28 Jan 2013 
#39 Was the author of Luke's gospel and Acts of the Apostles a woman living in Philippi (a Roman colony in Macedonia)?

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A) Philippi:

a) Philippi is the only city in 'Acts' presented with fanfare: "a Roman colony and the [or a] leading city of that district of Macedonia" (Ac 16:12).

b) In Acts, Paul is described to have been "guided" to Macedonia and Philippi, which became the first entirely Gentile Christian community anywhere:
Ac 16:6-12a "Paul and his companions traveled throughout the region of Phrygia and Galatia, having been kept by the Holy Spirit from preaching the word in the province of Asia. When they came to the border of Mysia, they tried to enter Bithynia, but the Spirit of Jesus would not allow them to. So they passed by Mysia and went down to Troas. During the night Paul had a vision of a man of Macedonia standing and begging him, "Come over to Macedonia and help us." After Paul had seen the vision, we got ready at once to leave for Macedonia, concluding that God had called us to preach the gospel to them. From Troas we put out to sea and sailed straight for Samothrace, and the next day on to Neapolis. From there we traveled to Philippi..."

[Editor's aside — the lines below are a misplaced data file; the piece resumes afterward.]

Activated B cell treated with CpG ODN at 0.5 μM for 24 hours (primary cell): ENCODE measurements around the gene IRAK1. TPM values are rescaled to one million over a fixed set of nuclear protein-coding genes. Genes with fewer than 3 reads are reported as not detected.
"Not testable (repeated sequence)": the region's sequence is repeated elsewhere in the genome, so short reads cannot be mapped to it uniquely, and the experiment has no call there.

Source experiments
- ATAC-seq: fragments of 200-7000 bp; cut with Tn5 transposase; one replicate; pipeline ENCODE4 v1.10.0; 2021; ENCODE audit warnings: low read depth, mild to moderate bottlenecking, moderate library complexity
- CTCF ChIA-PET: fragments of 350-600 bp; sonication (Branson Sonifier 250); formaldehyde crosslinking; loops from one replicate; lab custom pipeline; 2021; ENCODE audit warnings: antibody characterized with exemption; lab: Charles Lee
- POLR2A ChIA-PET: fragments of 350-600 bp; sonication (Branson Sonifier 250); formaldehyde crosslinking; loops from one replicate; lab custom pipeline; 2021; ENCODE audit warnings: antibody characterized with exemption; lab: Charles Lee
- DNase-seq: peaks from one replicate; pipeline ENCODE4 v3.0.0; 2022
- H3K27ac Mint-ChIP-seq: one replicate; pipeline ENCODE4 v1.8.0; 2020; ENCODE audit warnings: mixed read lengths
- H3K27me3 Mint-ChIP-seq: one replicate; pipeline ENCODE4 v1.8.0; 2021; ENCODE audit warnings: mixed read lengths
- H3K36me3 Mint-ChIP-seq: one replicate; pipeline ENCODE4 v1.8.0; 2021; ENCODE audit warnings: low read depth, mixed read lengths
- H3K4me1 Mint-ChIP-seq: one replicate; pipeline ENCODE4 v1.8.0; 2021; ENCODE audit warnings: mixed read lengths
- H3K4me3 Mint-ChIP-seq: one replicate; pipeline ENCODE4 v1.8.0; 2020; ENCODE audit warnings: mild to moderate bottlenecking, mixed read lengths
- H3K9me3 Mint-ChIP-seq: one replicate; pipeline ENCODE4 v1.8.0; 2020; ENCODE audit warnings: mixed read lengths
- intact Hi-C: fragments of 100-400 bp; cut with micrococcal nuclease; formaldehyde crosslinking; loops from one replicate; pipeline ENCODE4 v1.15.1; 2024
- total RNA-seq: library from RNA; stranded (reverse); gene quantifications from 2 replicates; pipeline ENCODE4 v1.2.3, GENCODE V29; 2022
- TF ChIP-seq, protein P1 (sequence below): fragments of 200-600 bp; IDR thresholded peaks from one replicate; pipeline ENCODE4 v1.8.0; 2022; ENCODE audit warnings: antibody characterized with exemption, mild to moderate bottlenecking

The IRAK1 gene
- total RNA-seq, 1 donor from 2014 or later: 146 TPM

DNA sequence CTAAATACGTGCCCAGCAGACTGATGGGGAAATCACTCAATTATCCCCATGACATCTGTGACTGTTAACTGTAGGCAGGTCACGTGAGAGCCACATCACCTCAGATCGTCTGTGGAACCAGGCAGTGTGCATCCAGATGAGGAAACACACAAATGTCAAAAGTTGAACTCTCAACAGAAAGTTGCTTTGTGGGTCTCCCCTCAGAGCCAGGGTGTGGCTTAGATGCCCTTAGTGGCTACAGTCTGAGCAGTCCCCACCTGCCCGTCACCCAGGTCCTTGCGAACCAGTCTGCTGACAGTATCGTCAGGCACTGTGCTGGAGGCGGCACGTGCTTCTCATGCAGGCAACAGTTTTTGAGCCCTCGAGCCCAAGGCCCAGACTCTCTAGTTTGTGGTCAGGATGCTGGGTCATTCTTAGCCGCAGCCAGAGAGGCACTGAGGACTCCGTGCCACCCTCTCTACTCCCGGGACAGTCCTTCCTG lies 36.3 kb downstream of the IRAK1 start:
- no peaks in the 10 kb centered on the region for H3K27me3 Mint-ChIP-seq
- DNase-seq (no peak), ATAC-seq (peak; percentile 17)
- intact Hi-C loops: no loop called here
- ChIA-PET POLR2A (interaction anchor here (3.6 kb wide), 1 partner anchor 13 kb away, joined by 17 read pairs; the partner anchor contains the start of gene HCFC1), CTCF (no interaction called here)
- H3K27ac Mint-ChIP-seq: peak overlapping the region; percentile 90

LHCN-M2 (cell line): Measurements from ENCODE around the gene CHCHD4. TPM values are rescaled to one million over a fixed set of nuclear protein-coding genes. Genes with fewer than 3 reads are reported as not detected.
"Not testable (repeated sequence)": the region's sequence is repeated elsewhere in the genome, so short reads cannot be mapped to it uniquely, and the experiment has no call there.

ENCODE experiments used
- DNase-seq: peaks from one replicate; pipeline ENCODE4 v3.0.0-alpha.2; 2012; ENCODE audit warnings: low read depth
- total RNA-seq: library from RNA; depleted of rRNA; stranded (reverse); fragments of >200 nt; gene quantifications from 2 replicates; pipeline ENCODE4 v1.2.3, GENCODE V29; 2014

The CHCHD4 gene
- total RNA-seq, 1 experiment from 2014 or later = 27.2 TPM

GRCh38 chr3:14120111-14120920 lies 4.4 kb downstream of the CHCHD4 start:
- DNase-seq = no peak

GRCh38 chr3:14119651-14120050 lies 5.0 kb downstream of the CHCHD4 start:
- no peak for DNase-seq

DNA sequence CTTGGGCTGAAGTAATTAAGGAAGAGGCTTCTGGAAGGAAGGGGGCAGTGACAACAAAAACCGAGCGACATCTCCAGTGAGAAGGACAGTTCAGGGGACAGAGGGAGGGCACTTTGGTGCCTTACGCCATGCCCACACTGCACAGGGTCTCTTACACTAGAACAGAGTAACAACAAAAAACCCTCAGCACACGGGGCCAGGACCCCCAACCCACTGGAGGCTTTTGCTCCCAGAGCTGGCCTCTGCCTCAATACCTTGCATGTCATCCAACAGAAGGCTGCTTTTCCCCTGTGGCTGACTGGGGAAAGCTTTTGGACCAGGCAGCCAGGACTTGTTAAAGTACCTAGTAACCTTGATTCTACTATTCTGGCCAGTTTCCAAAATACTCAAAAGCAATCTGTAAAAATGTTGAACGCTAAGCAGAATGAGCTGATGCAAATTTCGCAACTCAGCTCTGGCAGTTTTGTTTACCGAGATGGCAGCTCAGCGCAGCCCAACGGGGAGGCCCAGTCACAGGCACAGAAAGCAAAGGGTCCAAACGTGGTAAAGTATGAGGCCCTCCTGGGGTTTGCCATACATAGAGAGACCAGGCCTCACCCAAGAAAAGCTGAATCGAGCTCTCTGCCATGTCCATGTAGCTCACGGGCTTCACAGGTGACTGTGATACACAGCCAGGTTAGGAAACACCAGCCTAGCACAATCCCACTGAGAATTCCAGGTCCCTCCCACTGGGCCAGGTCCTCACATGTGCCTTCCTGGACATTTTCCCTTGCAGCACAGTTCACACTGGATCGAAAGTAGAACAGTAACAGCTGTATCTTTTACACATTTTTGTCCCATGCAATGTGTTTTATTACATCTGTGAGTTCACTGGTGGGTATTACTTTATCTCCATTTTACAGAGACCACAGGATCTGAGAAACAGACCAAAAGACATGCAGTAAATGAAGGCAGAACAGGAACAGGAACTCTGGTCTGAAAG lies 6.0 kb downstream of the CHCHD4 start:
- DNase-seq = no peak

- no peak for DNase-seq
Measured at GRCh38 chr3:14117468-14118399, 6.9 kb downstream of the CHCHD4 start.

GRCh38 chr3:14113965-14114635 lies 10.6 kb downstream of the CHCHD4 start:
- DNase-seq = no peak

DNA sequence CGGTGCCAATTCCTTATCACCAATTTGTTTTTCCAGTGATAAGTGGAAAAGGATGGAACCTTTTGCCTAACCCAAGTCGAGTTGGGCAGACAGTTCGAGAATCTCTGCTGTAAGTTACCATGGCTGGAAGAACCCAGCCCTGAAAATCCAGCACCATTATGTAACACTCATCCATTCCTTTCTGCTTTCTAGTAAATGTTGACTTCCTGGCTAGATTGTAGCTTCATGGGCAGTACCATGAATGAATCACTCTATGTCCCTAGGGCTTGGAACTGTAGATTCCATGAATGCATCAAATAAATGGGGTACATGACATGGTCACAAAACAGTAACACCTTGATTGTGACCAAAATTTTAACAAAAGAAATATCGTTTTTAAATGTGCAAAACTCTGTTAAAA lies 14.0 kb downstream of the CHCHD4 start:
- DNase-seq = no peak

In 'Acts', no other city/province is presented as being selected for evangelization by God, the Spirit or Jesus.

c) The area around Philippi (from Thessalonica to Troas) is described with details (as in the preceding quote). Even nearby cities passed through by Paul are named, even if they were not evangelized then:
Ac 17:1 "When they had passed through Amphipolis and Apollonia, they came to Thessalonica, where there was a Jewish synagogue."

d) Out of the three "we" passages in 'Acts', the first one ends in Philippi (Ac 16:10-16), the second one starts from Philippi:
Ac 20:5-6 "These men went on ahead and waited for us at Troas. But we sailed from Philippi after the Feast of Unleavened Bread, and five days later joined the others at Troas, where we stayed seven days."

e) During the second journey, Paul spent only a few weeks in Philippi and one year & a half in Corinth. However, the stay in Philippi is narrated in more verses than the one in Corinth: 28 to 16.

f) According to 'Acts', the "Council at Jerusalem", (when the "Nazarenes" allowed conversion without circumcision among the Gentiles (Ac 15:1-19) ) was right before Paul's visit to Philippi (50 C.E). But from the more trustworthy Galatians letter (2:1-10), this meeting occurred years later (52 C.E.), after Paul's first visit to Macedonia (details about dating in Appendix B and Paul's third Journey).
It seems "Luke" "arranged" for Paul to have the blessing of the "Nazarenes" before going to Macedonia & Philippi.

g) From the New International Dictionary of Biblical Archaeology: